# Selection of Homework Questions

## Topic 8: Theory II : Stellar Dynamics

(1) Potential-Density Pairs
1. Use Poisson's equation in spherical polar form to show that Jaffe's (1983) spherical density distribution:

 (Q8.1)

gives the potential:

 (Q8.2)

Where M and rJ are constants.

2. Verify that the total mass is M.
3. Show that the circular speed is roughly constant for r rJ and decreases as r for r rJ     (B&T-1 Q 2.3)

(2) Potential Energy

1. Show that the Gravitational potential energy of a spherical system can be written:

 (Q8.3)

where M(r) is the mass interior to radius r     (B&T Q2.2).

2. Evaluate this for a uniform density sphere of radius R.
3. Approximate a SN progentior star as a small (R 1.4 M core of radius 104km plus a 20 M envelope of radius 1AU, each of uniform density. Calculate the binding energy of just the envelope.
4. If the core collapses to form a neutron star of uniform density and radius 10km, and 1% of the gravitational energy released is dumped into the envelope (99% escapes as neutrinos), can the core collapse jettison the envelope?
5. If it can, what is the velocity of the ejected envelope material (assuming it all moves radially at the same velocity) ?

(3) Power Law Cores, and the Jeans Equation :

The goal of this problem is to explore the behaviour of the velocity dispersion near the center of a spherical non-rotating galaxy. At radii r < ro assume that the density has the power law form (r) = o(r/ro)-, with 0 < < 3. Assume that the velocity dispersion is isotropic at all radii and equal to o at ro.
1. Why is the constraint < 3 necessary ?
2. Use the Jeans equation in spherical form to derive an expression for the dispersion profile 2(r) for r < ro
3. For what range of does 2(r) 0 as r 0 ?
4. For what range of does 2(r) diverge as r 0 ?
5. For what value(s) of is 2(r) independent of r as r 0 ?
6. For the latter situation, what value of o (expressed in terms of o, ro, G) makes independent of r at all r ? Evaluate this for the case in which o = 100 M pc-3 and ro=100 pc.

(4) Central Mass to Light Ratios :

Print out the pdf figure here ( link) which contains light profiles for three elliptical galaxies (taken from Lauer et al). The units for µV are mag/ss in the V band. The central line-of-sight velocity dispersions in these galaxies are : (N1400) = 265 km/s; (N2832) = 330 km/s; (N3608) = 195 km/s. Assuming that the galaxies are spherical and the velocity dispersion is isotropic and the core is approximately isothermal, use "King's Method" to find the core mass-to-light ratio of each galaxy in solar units. (Note that the physical scale is plotted along the TOP axis; and think how core radius is defined in terms of central surface brightness).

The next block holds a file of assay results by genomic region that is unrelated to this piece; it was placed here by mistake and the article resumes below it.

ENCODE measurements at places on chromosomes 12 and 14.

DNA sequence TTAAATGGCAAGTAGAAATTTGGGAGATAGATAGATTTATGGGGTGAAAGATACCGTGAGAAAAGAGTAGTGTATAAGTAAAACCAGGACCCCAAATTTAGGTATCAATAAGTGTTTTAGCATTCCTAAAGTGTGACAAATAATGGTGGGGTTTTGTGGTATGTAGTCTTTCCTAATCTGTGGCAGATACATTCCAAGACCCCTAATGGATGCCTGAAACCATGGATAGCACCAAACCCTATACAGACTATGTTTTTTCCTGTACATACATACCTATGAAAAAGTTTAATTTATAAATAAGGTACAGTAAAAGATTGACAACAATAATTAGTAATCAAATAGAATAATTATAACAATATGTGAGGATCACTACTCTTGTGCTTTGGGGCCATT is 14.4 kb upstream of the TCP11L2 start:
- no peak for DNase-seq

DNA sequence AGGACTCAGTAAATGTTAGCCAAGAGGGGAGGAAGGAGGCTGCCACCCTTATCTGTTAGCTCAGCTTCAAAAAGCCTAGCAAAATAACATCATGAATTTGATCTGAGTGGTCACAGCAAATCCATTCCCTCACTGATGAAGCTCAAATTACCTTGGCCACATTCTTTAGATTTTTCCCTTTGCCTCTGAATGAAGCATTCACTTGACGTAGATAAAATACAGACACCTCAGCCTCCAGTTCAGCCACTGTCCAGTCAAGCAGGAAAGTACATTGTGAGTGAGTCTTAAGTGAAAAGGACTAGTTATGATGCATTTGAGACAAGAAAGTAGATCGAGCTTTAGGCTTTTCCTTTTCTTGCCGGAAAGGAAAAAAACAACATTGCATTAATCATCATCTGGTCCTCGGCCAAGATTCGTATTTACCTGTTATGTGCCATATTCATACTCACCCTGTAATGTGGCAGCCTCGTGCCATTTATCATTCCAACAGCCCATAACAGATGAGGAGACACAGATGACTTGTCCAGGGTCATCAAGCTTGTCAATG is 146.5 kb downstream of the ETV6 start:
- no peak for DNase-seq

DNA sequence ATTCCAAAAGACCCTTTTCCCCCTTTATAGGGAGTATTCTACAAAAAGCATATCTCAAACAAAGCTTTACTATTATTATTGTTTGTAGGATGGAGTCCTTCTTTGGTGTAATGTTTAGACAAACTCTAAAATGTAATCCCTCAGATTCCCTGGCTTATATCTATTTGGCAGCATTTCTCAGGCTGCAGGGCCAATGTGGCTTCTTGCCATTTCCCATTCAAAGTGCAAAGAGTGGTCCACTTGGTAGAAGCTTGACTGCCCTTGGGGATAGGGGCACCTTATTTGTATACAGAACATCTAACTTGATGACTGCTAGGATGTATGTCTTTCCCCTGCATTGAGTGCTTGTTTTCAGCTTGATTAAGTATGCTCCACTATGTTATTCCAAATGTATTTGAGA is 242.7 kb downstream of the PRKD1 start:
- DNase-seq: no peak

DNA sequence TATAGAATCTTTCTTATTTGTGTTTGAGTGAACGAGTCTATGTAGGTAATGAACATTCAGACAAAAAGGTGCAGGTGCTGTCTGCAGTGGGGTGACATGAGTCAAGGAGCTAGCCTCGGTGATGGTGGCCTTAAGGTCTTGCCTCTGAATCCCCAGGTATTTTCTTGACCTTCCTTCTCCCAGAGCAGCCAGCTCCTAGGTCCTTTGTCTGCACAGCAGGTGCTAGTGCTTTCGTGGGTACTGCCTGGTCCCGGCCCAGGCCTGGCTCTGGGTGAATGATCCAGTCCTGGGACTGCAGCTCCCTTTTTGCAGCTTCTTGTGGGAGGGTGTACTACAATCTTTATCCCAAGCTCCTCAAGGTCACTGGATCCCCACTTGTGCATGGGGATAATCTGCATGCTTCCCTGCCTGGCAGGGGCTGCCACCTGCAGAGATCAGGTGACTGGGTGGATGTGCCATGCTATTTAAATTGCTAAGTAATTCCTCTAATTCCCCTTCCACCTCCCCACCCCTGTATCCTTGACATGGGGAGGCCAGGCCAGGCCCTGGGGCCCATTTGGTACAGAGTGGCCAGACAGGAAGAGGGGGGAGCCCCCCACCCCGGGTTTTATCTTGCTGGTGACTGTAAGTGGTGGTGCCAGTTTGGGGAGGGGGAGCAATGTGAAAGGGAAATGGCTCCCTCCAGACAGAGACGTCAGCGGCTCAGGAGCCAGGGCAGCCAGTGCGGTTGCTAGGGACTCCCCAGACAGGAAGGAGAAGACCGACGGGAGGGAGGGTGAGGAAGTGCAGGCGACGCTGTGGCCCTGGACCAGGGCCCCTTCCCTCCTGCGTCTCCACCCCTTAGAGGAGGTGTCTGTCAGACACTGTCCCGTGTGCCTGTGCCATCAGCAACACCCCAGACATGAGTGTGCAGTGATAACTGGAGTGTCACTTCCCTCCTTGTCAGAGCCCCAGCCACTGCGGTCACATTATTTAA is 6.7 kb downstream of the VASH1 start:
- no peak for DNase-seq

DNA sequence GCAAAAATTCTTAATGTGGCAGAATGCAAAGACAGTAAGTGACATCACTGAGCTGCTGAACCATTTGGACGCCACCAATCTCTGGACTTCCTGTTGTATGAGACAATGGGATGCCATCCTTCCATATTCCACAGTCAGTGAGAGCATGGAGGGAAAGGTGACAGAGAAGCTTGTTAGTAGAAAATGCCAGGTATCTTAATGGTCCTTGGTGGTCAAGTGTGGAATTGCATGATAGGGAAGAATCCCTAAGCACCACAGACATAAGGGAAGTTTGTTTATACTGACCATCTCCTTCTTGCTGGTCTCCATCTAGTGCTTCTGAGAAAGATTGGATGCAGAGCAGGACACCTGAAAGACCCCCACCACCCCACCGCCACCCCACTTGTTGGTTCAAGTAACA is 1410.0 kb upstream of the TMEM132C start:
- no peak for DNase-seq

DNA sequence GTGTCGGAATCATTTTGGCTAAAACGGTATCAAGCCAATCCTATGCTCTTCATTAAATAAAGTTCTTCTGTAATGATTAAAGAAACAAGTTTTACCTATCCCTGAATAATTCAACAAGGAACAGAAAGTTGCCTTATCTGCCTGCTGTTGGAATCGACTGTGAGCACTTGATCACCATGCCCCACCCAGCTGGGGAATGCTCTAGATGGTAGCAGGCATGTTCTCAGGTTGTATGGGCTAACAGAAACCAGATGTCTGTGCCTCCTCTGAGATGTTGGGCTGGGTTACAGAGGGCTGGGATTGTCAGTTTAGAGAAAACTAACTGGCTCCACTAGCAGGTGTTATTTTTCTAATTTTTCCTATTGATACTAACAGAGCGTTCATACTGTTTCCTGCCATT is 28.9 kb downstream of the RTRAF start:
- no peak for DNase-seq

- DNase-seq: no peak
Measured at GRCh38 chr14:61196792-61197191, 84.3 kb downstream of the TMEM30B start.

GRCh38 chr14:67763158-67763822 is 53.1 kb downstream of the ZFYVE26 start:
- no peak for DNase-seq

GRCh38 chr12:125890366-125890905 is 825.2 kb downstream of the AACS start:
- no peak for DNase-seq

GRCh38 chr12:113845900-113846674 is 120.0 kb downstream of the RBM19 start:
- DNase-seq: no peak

(5) Relaxation Times :

Estimate the 2-body relaxation time in the following systems :
1. The galactic bulge, which we approximate as a singular isothermal sphere with circular speed Vc = 200 km/s containing stars of mass 0.6 M. The relaxation time should be given as a function of radius. At what radius is the relaxation time equal to 1010 years?
2. A typical open cluster, with median radius 2 pc, mass 250 M, and stellar mass 1 M.
3. The core of the clobular cluster M4, with core radius 0.5 pc and central surface brightness 17.88 mag/ss in V. You may assume that the typical stellar mass is 0.6 M and the mass-to-light ratio is 1.6 M/L.

(6) Conceptual Question on DFs :

1. Systems of stars can be described by a 7-dimensional distribution function, DF or just f. What are those 7 dimensions and what, exactly, does the DF describe? What, in qualitative terms, is the form of the velocity portion of the DF for (i) stars at the galaxy center; (ii) stars in the solar neighborhood?
2. Write down the collisionless Boltzmann equation (CBE) for f, and briefly discuss each term. Why must physically plausible DFs also be solutions to the CBE? In other words, what does the CBE describe about a system of stars and the nature of the DF?
3. Imagine you are living "on" a star which is caught in a galaxy merger. Although your trajectory in physical space may hurl you through dense bulges or sparse halos, your trajectory through the 6-D position-velocity phase space keeps you moving along a path of constant stellar density. Why is this?
4. For a static potential, why is a distribution function with simple form f(E) automatically a solution of the CBE, where E is the energy at a particular point in position-velocity phase space? What kind of potentials would support DFs of the form f(E,|L|) and f(E,|L|,Lz)?
5. Describe, in conceptual terms, how the CBE is "processed" to yield an observationally more accessible equation: the Jeans equation? What properties of a stellar system does the Jeans equation describe?
6. Write down the Jeans equation for a spherical galaxy or star cluster. How do astronomers use the Jeans equation to derive the mass distribution in a spherical non-rotating elliptical galaxy. What basic observations and assumptions must be made, and how can higher quality observations help inform those assumptions?